The term "fuzzy logic" (FL), as it is understood in this book, stands for all aspects of representing and manipulating knowledge based on the rejection of the most fundamental principle of classical logic: the principle of bivalence. According to this principle, each declarative sentence is required to be either true or false. In fuzzy logic, these classical truth values are not abandoned. However, additional, intermediary truth values between true and false are
allowed, which are interpreted as degrees of truth. This opens a new way of thinking-thinking in terms of degrees rather than absolutes. For example, it led to the definition of a new category of sets, referred to as fuzzy sets, in which membership is a matter of degree.
The book examines the genesis and development of fuzzy logic. It surveys the prehistory of fuzzy logic and inspects circumstances that eventually lead to the emergence of fuzzy logic. The book explores in detail the development of propositional, predicate, and other calculi that admit degrees of truth, which are known as fuzzy logic in the narrow sense. Fuzzy logic in the broad sense, whose primary aim is to utilize degrees of truth for emulating common-sense human reasoning in natural
language, is scrutinized as well. The book also examines principles for developing mathematics based on fuzzy logic and provides overviews of areas in which this has been done most effectively. It also presents a detailed survey of established and prospective applications of fuzzy logic in various areas of
human affairs, and provides an assessment of the significance of fuzzy logic as a new paradigm.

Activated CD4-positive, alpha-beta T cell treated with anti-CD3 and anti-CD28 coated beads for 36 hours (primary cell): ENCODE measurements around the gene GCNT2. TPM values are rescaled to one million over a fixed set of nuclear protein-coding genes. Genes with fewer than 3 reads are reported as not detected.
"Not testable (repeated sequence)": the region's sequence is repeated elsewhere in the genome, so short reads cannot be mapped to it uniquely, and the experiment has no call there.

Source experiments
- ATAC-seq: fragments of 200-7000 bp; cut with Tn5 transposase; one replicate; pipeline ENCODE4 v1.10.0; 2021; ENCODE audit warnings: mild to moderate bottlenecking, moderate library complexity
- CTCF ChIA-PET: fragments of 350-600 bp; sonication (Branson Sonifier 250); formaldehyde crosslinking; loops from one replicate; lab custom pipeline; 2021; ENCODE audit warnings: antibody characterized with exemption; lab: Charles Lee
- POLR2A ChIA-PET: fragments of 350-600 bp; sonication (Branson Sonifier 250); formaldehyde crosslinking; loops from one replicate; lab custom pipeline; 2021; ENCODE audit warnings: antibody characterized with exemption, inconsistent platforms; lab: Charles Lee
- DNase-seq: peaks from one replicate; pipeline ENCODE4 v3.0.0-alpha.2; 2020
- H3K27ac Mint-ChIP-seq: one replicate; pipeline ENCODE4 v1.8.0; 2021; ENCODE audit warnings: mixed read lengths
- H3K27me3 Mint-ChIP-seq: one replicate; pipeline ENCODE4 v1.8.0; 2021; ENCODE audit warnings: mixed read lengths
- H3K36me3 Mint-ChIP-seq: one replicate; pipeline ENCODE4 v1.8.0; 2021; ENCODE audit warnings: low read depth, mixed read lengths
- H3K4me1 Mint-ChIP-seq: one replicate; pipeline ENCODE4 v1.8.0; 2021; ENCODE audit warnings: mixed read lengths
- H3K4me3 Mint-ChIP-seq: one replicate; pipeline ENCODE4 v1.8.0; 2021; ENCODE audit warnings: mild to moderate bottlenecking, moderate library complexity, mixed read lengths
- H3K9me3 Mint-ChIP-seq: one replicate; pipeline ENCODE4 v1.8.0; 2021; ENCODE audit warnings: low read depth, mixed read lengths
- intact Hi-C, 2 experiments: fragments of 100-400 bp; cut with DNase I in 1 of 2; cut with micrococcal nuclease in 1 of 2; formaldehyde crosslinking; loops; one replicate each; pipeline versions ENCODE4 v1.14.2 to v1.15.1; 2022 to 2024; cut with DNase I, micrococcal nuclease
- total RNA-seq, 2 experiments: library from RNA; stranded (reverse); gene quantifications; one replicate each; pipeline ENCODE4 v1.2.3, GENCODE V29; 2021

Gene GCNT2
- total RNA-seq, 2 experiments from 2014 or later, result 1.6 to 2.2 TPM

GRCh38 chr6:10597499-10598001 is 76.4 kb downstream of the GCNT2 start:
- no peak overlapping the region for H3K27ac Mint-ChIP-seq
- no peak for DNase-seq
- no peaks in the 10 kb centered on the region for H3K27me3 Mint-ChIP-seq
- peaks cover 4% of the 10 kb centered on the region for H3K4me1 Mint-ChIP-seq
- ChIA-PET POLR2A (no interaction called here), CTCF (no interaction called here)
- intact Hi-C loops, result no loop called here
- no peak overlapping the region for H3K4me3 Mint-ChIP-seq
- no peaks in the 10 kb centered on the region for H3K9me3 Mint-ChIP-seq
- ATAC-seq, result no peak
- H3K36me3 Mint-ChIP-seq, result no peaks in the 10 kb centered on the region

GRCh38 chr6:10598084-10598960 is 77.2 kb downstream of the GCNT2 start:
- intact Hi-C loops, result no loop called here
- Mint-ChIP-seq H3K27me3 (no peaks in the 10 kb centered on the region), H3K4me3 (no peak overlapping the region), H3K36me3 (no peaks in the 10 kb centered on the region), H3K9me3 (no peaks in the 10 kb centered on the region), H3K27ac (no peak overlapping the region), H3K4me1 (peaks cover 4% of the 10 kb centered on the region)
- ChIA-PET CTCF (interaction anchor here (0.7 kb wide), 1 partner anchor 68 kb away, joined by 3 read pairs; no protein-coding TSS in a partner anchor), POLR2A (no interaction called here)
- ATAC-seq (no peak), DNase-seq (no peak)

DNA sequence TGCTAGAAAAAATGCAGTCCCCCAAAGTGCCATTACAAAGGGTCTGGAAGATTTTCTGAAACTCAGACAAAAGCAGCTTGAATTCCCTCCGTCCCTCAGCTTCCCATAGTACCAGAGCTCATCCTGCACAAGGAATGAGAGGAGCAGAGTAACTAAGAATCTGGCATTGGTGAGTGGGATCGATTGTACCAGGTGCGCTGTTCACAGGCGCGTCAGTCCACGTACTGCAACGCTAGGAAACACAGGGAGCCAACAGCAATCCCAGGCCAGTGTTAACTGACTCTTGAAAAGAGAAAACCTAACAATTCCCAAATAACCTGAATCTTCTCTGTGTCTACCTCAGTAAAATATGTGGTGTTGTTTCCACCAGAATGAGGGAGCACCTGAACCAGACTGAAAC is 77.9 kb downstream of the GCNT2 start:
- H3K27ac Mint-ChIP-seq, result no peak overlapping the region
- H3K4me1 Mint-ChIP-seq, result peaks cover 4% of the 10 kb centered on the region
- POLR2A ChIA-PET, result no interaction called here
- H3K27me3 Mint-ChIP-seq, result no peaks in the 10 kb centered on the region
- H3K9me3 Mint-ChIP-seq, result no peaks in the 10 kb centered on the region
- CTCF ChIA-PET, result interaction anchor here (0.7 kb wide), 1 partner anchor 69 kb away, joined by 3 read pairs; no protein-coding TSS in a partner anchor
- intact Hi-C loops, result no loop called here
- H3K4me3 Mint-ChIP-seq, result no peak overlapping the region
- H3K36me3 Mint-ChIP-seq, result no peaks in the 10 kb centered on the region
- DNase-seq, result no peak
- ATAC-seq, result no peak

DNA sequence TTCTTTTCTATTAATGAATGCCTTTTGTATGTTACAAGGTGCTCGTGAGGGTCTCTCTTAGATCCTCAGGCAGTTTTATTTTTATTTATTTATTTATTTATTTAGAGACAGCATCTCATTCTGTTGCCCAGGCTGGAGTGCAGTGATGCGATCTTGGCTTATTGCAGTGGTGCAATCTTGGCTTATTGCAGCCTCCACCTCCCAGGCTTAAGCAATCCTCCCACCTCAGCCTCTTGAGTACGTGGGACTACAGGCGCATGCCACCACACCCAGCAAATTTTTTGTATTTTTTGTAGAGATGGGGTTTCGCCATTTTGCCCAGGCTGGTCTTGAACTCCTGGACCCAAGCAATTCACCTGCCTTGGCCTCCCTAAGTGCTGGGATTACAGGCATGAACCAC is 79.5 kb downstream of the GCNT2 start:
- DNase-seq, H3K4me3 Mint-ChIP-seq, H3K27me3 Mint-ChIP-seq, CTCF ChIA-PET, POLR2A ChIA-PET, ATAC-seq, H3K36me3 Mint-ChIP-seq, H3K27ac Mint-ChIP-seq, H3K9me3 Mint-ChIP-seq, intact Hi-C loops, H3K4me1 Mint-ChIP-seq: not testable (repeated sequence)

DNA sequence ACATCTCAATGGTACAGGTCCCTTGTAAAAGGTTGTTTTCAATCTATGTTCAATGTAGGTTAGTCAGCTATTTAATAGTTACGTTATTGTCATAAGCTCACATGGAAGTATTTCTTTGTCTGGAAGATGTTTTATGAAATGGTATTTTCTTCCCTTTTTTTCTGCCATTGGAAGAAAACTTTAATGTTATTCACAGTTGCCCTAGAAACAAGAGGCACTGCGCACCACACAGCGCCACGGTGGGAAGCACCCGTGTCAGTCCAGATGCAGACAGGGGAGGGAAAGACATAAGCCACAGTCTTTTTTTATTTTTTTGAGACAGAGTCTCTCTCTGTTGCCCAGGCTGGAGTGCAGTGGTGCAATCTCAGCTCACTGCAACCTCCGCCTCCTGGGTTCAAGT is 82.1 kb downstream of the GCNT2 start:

Publisher: Oxford University Press Inc
Number of pages: 544
Weight: 1044 g
Dimensions: 237 x 164 x 42 mm
While the book certainly contains a very comprehensive and thoughtfully organized, up-to-date overview over almost all research areas connected to fuzzy logic that subscribe to a mathematical methodology, it also provides a highly informative and very balanced account of the debates and controversies that accompanied its history. ... it is not only invariably informative, but also a pleasure to read: central actors come to life and important events are reviewed in a
vivid manner. Moreover, even technical material is presented in an accessible style. ... the book will certainly remain an invaluable resource for more than one class of readers for quite some time. * Christian Fermuller, Notre Dame Philosophical Reviews *
Now this book has appeared, there is much that ensures that it will be the classic reference for many years to come. First, the book is rather complete... second, the book covers the history of the field... third, the scientific level is highly adequate. * Alfred Stein, Nieuw Archief voor Wiskunde *